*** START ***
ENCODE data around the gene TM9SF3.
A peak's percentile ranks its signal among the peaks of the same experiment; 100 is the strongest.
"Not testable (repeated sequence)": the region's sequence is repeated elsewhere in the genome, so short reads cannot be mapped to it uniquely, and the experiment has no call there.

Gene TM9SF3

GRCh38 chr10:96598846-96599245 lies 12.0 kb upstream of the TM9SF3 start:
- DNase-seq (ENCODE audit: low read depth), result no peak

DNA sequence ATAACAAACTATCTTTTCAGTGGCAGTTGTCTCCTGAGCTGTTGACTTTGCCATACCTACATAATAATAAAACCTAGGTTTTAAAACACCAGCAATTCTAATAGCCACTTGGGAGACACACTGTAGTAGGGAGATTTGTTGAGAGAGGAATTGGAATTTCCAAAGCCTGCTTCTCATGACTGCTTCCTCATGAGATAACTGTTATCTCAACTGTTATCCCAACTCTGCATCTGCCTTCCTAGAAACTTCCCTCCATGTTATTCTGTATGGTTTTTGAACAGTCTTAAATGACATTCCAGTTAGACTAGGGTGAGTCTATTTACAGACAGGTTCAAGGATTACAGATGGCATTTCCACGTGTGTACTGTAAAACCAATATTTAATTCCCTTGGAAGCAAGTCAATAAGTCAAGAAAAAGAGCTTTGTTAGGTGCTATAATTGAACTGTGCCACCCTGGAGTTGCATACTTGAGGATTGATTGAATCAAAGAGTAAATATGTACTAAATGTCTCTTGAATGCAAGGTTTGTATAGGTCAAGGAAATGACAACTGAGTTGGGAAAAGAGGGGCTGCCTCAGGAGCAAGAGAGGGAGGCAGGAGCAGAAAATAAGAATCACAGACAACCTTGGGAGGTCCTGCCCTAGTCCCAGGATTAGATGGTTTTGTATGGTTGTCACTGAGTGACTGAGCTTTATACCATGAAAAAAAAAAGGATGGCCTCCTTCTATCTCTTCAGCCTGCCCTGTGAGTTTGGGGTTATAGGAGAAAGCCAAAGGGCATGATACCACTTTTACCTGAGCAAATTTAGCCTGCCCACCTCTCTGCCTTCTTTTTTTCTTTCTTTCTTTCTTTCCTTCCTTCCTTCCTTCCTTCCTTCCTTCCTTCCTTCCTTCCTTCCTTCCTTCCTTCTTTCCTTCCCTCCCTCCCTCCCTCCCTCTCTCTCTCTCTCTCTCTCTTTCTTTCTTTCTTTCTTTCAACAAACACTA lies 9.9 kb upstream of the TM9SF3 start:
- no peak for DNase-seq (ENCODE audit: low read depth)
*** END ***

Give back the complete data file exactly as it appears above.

ENCODE data around the gene TM9SF3.
A peak's percentile ranks its signal among the peaks of the same experiment; 100 is the strongest.
"Not testable (repeated sequence)": the region's sequence is repeated elsewhere in the genome, so short reads cannot be mapped to it uniquely, and the experiment has no call there.

Gene TM9SF3

GRCh38 chr10:96598846-96599245 lies 12.0 kb upstream of the TM9SF3 start:
- DNase-seq (ENCODE audit: low read depth), result no peak

DNA sequence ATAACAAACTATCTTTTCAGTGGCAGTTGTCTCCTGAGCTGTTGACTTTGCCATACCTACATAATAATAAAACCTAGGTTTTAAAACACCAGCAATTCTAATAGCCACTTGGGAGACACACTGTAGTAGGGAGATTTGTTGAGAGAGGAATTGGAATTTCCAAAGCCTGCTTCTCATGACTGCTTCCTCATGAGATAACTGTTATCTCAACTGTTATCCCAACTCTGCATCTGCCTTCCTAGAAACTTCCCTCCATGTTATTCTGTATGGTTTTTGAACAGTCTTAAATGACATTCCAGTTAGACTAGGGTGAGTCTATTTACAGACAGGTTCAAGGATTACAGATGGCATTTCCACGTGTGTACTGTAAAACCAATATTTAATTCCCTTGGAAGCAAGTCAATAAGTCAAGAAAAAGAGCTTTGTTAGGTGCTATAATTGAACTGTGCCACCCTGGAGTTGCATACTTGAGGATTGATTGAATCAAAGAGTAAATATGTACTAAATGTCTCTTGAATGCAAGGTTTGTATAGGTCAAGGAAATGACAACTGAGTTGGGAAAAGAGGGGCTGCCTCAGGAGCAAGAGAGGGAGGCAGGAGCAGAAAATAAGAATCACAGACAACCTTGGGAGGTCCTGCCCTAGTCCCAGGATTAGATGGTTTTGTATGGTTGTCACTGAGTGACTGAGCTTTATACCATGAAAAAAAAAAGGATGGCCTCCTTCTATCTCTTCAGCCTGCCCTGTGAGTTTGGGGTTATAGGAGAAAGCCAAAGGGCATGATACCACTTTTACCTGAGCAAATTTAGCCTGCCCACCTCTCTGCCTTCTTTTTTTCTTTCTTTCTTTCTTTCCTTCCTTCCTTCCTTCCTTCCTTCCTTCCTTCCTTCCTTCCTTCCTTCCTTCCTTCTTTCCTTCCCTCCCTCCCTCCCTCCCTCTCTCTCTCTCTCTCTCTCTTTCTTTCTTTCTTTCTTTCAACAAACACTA lies 9.9 kb upstream of the TM9SF3 start:
- no peak for DNase-seq (ENCODE audit: low read depth)